Richmond Hayes is a doctoral student in the counseling psychology program at University of Illinois at Urbana-Champaign. He earned his M.A. in forensic psychology from the George Washington University and his B.S. in psychology from Howard University. He is a traditional doctoral-level Mental Health and Substance Abuse Services (MHSAS) Minority Fellowship Program (MFP) fellow with the American Psychological Association (APA), with an anticipated graduation date of May 2024.
Richmond was initially drawn to the MFP because of the many benefits that the program offers. He shared, “For anyone, completing a doctoral degree is a challenging enterprise. Still, for traditionally marginalized people, it is not only difficult on an individual level, but it is also imperative to our communities that we succeed in seeing this process through. I saw a village when I submitted my application to the Minority Fellowship Program—one that I could lean on for financial assistance as well as socio-emotional support.”
When reflecting on how the MFP has enriched his academic and professional career, Richmond shared that it provides opportunities to expand his knowledge base and increase his efforts to advocate for marginalized populations. He explained, “The informational offerings, such as webinars facilitated by the MFP, have already increased my knowledge of and capacity to work with individuals who have concerns around their use of substances and/or process addictions. Additionally, the MFP has encouraged me to continue advocating for individuals with serious mental illnesses reentering the community from jail and prison—by consistently endorsing my work in this area.”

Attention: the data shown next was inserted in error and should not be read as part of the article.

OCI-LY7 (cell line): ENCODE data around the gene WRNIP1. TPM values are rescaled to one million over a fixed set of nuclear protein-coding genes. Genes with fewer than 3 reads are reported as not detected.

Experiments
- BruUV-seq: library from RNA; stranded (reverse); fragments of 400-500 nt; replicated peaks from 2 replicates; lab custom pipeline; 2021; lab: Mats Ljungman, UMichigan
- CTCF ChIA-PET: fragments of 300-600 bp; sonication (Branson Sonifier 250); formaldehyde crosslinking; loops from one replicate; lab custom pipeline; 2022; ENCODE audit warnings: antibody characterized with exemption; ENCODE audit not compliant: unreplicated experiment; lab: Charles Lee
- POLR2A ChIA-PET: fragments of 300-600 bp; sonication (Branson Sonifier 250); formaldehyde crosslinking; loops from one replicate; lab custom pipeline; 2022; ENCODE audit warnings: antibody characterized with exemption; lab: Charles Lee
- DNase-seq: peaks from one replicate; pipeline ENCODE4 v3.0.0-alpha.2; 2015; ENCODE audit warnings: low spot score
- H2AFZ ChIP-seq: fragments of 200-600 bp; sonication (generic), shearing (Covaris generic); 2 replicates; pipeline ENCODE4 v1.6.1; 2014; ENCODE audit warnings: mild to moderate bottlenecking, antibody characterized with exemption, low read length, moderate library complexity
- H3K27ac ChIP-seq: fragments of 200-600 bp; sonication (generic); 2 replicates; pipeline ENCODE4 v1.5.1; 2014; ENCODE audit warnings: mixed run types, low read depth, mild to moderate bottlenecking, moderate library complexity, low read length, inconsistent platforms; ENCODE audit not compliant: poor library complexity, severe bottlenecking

Currently, Richmond is conducting research to understand hope among Black, Indigenous, and People of Color (BIPOC) transitioning from incarceration back into the community. He shared, “This research is significant because throughout U.S. history, BIPOC have demonstrated hope amid oppression in a myriad of ways. My project seeks to answer the following research questions: 1) How do BIPOC transitioning from incarceration back into the community conceptualize and foster hope? and 2) Does the conceptualized model of radical hope for BIPOC apply to the lived experiences of these individuals?”
Richmond plans to integrate the knowledge and skills acquired from the MFP to address barriers that prevent previously incarcerated racial/ethnic minorities from successfully reintegrating into their communities. He explained, “In conjunction with my early research project and consistent with the major objectives of the MHSAS program, I am co-creating a support services and counseling component at the First Followers reentry program. In this process, I am both learning how I can be of service to the Champaign-Urbana community and gaining more experience directly related to my ultimate career goals.”
Upon completion of the MFP, Richmond intends to support individuals, families, and communities disproportionately affected by the criminal legal system. He shared, “I am dedicated to providing culturally competent, behavioral health services to racial/ethnic minorities and committed to becoming a chief psychologist in the Federal Prison System. Although this role is responsible for supervising specialized treatment programs, I am even more excited about the prospect of serving a community-based reentry program at some point in my career.”
When asked if he had any advice for anyone thinking about applying to the MFP, Richmond said, “I would tell someone who is thinking about applying to the MFP not to think twice about it. You have nothing to lose and everything to gain. You are your best advocate. So, don’t stop until you get what you need!”
In closing, Richmond has this to share, “I truly feel that the MFP will be a lifetime network of professional association for me. Evidenced by the relative ease in establishing relationships with current and past fellows, I am exceedingly confident that the MFP will remain a resource that nurtures and grows my network of professionals focused on racial/ethnic minority behavioral health. The MFP family is filled with like-minded individuals who can help burgeoning psychologists, like myself, to forge our own paths as they retrace and re-member their own.”